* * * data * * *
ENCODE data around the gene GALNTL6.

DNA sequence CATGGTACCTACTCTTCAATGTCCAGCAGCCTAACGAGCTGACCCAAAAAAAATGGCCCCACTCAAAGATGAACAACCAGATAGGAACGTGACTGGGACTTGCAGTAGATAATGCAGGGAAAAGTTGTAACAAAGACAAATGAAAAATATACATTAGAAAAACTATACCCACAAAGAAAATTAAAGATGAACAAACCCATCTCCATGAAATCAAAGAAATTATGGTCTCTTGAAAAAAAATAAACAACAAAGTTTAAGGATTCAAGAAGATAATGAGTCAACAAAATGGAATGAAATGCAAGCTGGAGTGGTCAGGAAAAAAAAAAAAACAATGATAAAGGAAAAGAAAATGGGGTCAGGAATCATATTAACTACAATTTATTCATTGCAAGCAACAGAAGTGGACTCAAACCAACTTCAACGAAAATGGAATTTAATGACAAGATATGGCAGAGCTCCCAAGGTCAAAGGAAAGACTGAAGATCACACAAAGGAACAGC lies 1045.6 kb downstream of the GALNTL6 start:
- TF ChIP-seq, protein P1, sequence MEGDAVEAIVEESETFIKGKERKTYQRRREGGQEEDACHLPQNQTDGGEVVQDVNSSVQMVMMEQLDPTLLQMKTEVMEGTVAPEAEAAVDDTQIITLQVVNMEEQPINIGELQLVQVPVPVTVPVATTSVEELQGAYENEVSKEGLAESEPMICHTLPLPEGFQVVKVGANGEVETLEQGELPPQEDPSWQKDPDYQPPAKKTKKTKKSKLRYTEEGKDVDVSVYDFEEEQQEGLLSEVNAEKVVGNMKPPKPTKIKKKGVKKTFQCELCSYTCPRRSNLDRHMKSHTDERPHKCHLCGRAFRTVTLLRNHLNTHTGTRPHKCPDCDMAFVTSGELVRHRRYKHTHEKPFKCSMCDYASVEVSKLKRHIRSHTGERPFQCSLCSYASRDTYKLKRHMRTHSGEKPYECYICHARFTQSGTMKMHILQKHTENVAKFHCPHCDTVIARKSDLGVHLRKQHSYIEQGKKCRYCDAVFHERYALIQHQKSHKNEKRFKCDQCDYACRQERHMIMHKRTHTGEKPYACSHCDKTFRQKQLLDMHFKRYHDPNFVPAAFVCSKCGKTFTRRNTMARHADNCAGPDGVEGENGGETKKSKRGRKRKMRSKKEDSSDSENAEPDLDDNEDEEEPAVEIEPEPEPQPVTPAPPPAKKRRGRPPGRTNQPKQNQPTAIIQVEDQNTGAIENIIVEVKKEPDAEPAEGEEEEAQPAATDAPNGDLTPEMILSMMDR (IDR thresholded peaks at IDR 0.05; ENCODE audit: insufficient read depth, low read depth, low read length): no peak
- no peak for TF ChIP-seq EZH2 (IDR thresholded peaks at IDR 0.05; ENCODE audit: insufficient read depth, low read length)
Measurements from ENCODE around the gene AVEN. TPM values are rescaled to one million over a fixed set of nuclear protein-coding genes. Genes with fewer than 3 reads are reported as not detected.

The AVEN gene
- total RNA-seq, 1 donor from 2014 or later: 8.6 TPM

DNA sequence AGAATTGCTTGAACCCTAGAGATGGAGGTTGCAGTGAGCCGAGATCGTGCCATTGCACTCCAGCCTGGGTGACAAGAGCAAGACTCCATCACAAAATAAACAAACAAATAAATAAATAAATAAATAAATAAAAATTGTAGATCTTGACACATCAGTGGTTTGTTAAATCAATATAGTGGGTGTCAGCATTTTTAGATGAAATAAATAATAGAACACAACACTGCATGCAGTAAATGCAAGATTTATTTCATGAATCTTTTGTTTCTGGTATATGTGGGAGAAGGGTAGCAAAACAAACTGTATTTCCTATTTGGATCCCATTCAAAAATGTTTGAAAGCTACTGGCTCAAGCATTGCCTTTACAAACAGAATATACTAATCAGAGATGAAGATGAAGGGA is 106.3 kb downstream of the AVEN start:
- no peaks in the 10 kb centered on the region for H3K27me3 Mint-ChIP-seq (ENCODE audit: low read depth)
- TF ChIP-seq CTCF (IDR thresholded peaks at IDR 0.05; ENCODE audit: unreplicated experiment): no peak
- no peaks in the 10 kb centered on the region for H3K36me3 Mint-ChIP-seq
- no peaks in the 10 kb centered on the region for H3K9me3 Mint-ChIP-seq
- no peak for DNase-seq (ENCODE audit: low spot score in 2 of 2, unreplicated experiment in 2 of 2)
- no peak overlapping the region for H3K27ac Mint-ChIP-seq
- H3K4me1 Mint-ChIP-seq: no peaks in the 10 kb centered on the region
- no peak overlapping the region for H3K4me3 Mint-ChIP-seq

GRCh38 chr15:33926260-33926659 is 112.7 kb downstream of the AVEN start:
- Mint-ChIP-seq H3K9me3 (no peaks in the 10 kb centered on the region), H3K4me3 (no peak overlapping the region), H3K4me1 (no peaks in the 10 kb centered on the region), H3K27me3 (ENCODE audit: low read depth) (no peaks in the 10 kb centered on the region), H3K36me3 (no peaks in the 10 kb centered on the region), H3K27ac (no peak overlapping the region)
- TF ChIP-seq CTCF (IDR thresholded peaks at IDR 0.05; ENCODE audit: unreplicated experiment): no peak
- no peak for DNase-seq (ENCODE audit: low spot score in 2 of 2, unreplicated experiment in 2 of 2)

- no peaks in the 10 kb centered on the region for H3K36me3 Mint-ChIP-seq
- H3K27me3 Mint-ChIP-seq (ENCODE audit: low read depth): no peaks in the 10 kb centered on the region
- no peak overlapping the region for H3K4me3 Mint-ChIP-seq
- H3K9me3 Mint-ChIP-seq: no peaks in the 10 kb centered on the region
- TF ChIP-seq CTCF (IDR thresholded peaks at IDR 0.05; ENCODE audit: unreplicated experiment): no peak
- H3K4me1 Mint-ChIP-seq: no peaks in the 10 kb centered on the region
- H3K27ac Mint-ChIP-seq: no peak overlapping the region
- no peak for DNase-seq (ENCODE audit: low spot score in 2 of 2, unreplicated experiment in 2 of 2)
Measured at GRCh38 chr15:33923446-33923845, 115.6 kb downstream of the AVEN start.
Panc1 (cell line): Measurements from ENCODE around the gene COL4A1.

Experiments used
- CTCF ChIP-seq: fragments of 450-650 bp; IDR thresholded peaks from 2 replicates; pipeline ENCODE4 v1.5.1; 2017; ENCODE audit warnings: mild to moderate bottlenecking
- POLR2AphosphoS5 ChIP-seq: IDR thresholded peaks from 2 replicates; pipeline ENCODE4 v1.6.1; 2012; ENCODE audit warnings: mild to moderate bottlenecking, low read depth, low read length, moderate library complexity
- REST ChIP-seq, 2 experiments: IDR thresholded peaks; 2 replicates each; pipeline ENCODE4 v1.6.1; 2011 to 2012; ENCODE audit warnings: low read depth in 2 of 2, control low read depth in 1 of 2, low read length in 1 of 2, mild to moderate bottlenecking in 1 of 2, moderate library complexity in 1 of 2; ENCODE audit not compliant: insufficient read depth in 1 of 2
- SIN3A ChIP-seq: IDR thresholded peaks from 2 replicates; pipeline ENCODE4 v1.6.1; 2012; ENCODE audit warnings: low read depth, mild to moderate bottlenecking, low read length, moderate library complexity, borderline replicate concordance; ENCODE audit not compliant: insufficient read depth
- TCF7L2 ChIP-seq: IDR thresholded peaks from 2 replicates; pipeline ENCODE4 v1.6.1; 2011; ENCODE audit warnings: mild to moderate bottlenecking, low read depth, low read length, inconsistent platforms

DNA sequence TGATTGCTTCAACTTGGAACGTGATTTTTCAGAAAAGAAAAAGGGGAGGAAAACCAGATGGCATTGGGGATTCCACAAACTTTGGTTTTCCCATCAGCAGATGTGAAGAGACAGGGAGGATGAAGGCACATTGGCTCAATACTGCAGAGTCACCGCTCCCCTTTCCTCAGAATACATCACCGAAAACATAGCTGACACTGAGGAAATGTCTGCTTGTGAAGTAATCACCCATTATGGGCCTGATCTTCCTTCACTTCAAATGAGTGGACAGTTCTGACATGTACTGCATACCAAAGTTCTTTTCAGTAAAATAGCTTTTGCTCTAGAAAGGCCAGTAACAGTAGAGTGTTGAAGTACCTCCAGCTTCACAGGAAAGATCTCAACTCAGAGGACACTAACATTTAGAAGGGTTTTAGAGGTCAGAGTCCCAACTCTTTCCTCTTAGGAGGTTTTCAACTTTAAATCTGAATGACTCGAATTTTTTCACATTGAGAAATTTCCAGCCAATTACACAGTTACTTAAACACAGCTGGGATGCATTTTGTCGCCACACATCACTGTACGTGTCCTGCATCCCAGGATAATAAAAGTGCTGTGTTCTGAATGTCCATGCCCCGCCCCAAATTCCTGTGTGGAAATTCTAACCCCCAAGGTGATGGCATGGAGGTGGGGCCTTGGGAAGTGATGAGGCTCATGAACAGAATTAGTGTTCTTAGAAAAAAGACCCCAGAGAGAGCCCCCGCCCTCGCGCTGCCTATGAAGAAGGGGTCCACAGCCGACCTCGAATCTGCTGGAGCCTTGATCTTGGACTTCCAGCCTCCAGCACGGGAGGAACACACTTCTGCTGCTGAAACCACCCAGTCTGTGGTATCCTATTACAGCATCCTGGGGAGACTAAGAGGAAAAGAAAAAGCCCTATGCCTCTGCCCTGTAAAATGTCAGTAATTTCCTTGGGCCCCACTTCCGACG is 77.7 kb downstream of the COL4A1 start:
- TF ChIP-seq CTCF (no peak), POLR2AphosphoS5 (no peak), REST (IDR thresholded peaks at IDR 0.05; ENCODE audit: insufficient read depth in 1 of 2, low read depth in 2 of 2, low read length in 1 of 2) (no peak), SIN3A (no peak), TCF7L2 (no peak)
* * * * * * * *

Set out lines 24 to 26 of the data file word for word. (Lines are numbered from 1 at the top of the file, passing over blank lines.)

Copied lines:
- H3K9me3 Mint-ChIP-seq: no peaks in the 10 kb centered on the region
- TF ChIP-seq CTCF (IDR thresholded peaks at IDR 0.05; ENCODE audit: unreplicated experiment): no peak
- H3K4me1 Mint-ChIP-seq: no peaks in the 10 kb centered on the region